California Democratic Rep. Katie Porter’s campaign does not offer health insurance coverage to its staffers, despite the congresswoman calling health care a “human right,” filings show.
Porter, a firebrand progressive politician who advocates for universal health care, has several salaried individuals on her campaign payroll, Federal Election Commission records show. Those employees, however, are not receiving any health insurance coverage directly from the campaign, according to a review of the committee’s disbursements during the first quarter.
The congresswoman is a proponent of universal coverage and is a co-sponsor of a “Medicare-for-all” bill. She has said that “health care is a human right” and that she would stop at nothing to protect health care, improve it and expand it.
Jordan Wong, communications director for Porter’s campaign, says stipends are added to employee’s paychecks. “Your assumption that ‘campaign staffers [do] not receiv[e] health insurance coverage’ is not correct,” Wong said. “Our campaign employees continue to receive stipends for health insurance. They are deposited with their salaries, on top of the agreed-upon compensation for their work.”
When asked if the stipends – which are not reported in filings – were for employees to purchase their own health insurance since it appears the campaign was not offering coverage, Wong added, “All employees, even if they are on a parent’s or spouse’s insurance, receive the same health insurance stipend from the campaign. For all of our employees, this has been more than enough to cover the full cost of their premium (and then some) for a Covered CA plan of their choice.”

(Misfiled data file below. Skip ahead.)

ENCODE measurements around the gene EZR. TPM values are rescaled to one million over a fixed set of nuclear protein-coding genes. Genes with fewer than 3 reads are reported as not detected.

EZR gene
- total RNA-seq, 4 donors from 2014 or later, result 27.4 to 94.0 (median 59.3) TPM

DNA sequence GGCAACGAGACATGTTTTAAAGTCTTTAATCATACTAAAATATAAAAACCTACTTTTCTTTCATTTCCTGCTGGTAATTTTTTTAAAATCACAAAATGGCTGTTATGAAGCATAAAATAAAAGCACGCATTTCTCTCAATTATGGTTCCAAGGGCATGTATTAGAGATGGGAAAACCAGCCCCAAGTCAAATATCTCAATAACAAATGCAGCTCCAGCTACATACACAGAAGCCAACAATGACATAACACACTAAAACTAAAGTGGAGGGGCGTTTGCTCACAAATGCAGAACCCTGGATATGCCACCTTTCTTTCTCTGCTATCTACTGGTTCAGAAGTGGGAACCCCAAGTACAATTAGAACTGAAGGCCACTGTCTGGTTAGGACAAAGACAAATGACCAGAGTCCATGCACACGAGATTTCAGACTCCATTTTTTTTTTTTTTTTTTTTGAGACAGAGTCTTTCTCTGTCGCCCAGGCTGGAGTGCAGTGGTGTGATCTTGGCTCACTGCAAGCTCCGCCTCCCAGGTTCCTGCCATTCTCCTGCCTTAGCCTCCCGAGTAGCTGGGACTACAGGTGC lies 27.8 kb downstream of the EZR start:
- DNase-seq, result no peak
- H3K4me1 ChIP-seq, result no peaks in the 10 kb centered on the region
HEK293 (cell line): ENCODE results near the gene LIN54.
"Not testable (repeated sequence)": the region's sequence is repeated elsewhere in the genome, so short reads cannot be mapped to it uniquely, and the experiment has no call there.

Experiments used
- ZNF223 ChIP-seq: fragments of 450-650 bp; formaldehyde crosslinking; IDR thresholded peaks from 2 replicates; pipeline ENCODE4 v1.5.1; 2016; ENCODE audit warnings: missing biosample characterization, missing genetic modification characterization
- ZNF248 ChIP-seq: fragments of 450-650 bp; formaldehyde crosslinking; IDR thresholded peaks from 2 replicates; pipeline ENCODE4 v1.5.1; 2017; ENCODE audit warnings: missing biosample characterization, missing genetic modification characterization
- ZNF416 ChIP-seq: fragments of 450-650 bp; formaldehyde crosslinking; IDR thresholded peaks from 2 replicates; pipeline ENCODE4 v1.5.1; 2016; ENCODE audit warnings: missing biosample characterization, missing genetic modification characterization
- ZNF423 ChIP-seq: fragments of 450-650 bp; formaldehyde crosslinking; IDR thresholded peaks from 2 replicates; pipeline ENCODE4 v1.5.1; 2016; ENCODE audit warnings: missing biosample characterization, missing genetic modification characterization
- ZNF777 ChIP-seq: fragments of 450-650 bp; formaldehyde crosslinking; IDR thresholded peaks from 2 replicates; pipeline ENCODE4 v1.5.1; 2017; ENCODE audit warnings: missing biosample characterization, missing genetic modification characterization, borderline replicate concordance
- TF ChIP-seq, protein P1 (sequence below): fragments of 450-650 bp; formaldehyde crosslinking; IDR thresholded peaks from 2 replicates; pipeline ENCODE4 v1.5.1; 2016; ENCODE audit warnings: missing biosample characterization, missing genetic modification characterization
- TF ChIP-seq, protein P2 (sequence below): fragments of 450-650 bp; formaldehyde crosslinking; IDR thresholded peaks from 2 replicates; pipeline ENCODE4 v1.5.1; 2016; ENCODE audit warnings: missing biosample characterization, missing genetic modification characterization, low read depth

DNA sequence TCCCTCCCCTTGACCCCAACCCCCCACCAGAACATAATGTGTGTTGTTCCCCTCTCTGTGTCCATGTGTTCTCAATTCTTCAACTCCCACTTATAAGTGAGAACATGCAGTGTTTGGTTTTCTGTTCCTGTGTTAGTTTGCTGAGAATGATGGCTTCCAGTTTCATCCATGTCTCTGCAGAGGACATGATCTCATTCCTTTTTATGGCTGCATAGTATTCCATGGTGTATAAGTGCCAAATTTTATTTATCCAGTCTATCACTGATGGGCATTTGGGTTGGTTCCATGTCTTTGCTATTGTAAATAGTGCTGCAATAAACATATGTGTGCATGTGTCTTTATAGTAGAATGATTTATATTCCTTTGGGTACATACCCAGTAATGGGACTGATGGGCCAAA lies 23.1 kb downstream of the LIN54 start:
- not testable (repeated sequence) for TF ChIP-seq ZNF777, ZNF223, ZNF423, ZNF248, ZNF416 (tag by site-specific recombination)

Covered California is the Golden State’s health insurance marketplace established under ObamaCare.
This setup is identical in nature to one that had garnered attention for former South Bend, Indiana, Mayor Pete Buttigieg during the 2020 presidential cycle. Buttigieg caught flak after NBC News reported that he was the only Democratic presidential contender who had yet to offer direct health coverage to campaign workers. His campaign, like Porter’s, had instead said they were paying stipends through salaries so its staffers could purchase ObamaCare. At the time, Buttigieg’s campaign had just launched, and he later offered health care coverage.
A review of FEC records further shows that other politicians who advocate for universal health care do, in fact, report campaign expenditures to health insurance companies. During the first quarter of the year, the campaign of Rep. Alexandria Ocasio-Cortez, D-N.Y., paid $14,000 for health insurance, while the campaign of Rep. Ilhan Omar, D-Minn., reported thousands in such expenditures. Both campaigns dished out large sums in health care payments last year. The campaign of Rep. Rashida Tlaib, D-Mich., began offering health insurance in July of last year, records show.
Dozens of other Democratic politicians also report health insurance payments from their campaign’s coffers, including Reps. Eric Swalwell of California, Seth Moulton of Massachusetts, Jan Schakowsky of Illinois, and Jamie Raskin of Maryland.
While Porter now does not offer health insurance directly from her campaign, between January and December 2018 the campaign sent cash to Blue Shield for health insurance, stipends and premiums, records show.
No payments for health-related purposes are shown after that time. The campaign’s only insurance payments this year were $333.50 for workers’ compensation insurance.
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